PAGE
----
Monday, October 4, 2010

Stealth Raccoon.

As you may know, your standard Thanksgiving turkey is a genetic mutation, developed to produce the most food for the least money and effort.  The resulting creature cannot carry its own weight after a year and is unable to reproduce naturally, in addition to being flavorless and shot full of hormones and antibiotics. Heritage breed turkeys are making a little bit of a comeback, and we have jumped on that bandwagon for the past few years. 

Each year, we order turkey chicks from several states away, and they are shipped to us in a box through the U.S. postal system (which seems none too happy with the arrangement.)  There are always a couple of dead or dying chicks in the box, and we usually lose a few more before they stabilize in a warm spot in our bathroom.

My goal has been to get them to breed, and eventually eliminate the need to order and ship live baby animals, because it just seems so ridiculous.  They are expensive, too, at about $15 per chick.  However, they no longer possess their natural instincts.  Males often can't figure out what to do with their hormones, females think I am their mate, and eggs get dropped randomly in the yard, left to quickly grow cold.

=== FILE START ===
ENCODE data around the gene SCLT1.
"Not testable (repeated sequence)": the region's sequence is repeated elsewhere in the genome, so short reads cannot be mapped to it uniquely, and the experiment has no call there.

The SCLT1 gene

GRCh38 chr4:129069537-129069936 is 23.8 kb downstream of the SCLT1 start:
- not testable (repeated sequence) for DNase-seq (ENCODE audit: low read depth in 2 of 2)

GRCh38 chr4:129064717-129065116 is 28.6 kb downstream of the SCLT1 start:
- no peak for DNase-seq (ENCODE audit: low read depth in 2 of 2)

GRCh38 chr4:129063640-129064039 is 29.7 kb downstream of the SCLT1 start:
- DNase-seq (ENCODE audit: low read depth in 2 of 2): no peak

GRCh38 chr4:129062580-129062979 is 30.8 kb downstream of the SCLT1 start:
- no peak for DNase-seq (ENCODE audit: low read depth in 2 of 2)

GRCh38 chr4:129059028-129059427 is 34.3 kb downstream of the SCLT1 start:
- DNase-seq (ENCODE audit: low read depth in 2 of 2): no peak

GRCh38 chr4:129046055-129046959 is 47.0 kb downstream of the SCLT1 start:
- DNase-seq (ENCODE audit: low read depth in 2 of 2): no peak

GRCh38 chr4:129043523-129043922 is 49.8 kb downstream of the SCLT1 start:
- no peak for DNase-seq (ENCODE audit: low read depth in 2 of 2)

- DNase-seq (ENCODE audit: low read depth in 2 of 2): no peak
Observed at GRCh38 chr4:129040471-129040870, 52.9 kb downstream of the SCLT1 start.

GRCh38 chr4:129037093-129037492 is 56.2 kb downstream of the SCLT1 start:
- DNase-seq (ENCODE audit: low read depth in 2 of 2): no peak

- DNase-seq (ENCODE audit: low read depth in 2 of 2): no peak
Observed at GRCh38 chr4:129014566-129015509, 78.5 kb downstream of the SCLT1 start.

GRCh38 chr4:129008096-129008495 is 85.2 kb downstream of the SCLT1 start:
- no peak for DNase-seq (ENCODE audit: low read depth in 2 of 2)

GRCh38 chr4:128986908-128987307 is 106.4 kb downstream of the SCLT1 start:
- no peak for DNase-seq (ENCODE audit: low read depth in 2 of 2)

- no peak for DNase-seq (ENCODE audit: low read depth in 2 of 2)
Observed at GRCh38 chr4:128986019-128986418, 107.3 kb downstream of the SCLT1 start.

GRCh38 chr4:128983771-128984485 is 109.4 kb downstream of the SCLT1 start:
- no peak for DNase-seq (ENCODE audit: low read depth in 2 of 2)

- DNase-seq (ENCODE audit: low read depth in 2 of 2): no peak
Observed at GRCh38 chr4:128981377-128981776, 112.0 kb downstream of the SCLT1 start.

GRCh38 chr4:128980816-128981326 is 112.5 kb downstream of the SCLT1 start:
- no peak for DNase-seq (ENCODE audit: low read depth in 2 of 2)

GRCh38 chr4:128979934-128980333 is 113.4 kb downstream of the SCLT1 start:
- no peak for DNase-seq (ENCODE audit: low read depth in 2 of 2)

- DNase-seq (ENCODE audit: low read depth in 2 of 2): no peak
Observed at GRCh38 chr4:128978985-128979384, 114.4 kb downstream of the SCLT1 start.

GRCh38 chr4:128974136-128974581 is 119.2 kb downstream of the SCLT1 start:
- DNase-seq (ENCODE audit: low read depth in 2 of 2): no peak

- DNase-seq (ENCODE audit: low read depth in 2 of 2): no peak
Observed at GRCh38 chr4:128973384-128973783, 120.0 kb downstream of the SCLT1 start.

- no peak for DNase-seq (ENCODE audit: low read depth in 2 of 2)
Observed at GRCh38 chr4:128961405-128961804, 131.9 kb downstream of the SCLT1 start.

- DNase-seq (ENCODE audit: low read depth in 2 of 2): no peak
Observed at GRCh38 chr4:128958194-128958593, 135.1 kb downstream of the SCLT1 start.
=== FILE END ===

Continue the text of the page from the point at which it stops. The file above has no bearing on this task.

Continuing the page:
This year, I managed to get one still-warm egg under a broody hen, who successfully hatched and raised it.  It was a female, and I had high hopes that she might have some inherent maternal instincts, and my plan would finally begin to work.  But, just now, when I opened the coop to let the flock out for the day, I found a bloody, headless body on the floor.  At first, there was no sign of a break-in, but I finally found a spot near the roof where the chicken-wire had been pried apart.  I am grateful that only one of our 6 turkeys was killed, but it appears to be my baby.  My one hope.

Butchering will take place sometime this week, by my good, efficient friends at Barnyard Gardens.  I'm taking the whole bunch in, and will start again in the spring.  I can't imagine the amount of work and investment involved in a real business raising and selling free-range, organic, heritage turkeys, but I am certain that those doing it deserve every penny of the steep price.

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